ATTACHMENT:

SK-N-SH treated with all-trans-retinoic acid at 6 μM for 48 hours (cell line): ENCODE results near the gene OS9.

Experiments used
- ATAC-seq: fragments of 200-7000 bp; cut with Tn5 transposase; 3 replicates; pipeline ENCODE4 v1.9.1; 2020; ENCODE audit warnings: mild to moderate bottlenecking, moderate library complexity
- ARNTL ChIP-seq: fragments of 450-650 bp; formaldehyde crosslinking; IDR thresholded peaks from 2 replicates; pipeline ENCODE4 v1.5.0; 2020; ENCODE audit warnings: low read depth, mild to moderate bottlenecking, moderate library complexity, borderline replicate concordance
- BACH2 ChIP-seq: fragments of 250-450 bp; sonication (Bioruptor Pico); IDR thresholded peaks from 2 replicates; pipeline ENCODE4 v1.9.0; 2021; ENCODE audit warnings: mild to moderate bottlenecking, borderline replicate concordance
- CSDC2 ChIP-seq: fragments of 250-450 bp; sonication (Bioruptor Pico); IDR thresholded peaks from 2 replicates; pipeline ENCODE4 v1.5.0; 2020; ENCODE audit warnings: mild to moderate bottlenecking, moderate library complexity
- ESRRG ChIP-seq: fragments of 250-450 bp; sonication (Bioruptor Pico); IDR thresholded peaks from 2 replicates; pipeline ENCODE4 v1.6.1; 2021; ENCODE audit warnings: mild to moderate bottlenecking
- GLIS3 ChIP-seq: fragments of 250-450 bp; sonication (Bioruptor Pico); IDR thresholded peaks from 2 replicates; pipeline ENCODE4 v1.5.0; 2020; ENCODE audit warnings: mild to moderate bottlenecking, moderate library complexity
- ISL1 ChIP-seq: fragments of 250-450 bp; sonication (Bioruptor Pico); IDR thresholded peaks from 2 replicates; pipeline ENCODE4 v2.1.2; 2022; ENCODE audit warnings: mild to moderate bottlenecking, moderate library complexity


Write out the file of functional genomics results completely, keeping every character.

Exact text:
SK-N-SH treated with all-trans-retinoic acid at 6 μM for 48 hours (cell line): ENCODE results near the gene OS9.

Experiments used
- ATAC-seq: fragments of 200-7000 bp; cut with Tn5 transposase; 3 replicates; pipeline ENCODE4 v1.9.1; 2020; ENCODE audit warnings: mild to moderate bottlenecking, moderate library complexity
- ARNTL ChIP-seq: fragments of 450-650 bp; formaldehyde crosslinking; IDR thresholded peaks from 2 replicates; pipeline ENCODE4 v1.5.0; 2020; ENCODE audit warnings: low read depth, mild to moderate bottlenecking, moderate library complexity, borderline replicate concordance
- BACH2 ChIP-seq: fragments of 250-450 bp; sonication (Bioruptor Pico); IDR thresholded peaks from 2 replicates; pipeline ENCODE4 v1.9.0; 2021; ENCODE audit warnings: mild to moderate bottlenecking, borderline replicate concordance
- CSDC2 ChIP-seq: fragments of 250-450 bp; sonication (Bioruptor Pico); IDR thresholded peaks from 2 replicates; pipeline ENCODE4 v1.5.0; 2020; ENCODE audit warnings: mild to moderate bottlenecking, moderate library complexity
- ESRRG ChIP-seq: fragments of 250-450 bp; sonication (Bioruptor Pico); IDR thresholded peaks from 2 replicates; pipeline ENCODE4 v1.6.1; 2021; ENCODE audit warnings: mild to moderate bottlenecking
- GLIS3 ChIP-seq: fragments of 250-450 bp; sonication (Bioruptor Pico); IDR thresholded peaks from 2 replicates; pipeline ENCODE4 v1.5.0; 2020; ENCODE audit warnings: mild to moderate bottlenecking, moderate library complexity
- ISL1 ChIP-seq: fragments of 250-450 bp; sonication (Bioruptor Pico); IDR thresholded peaks from 2 replicates; pipeline ENCODE4 v2.1.2; 2022; ENCODE audit warnings: mild to moderate bottlenecking, moderate library complexity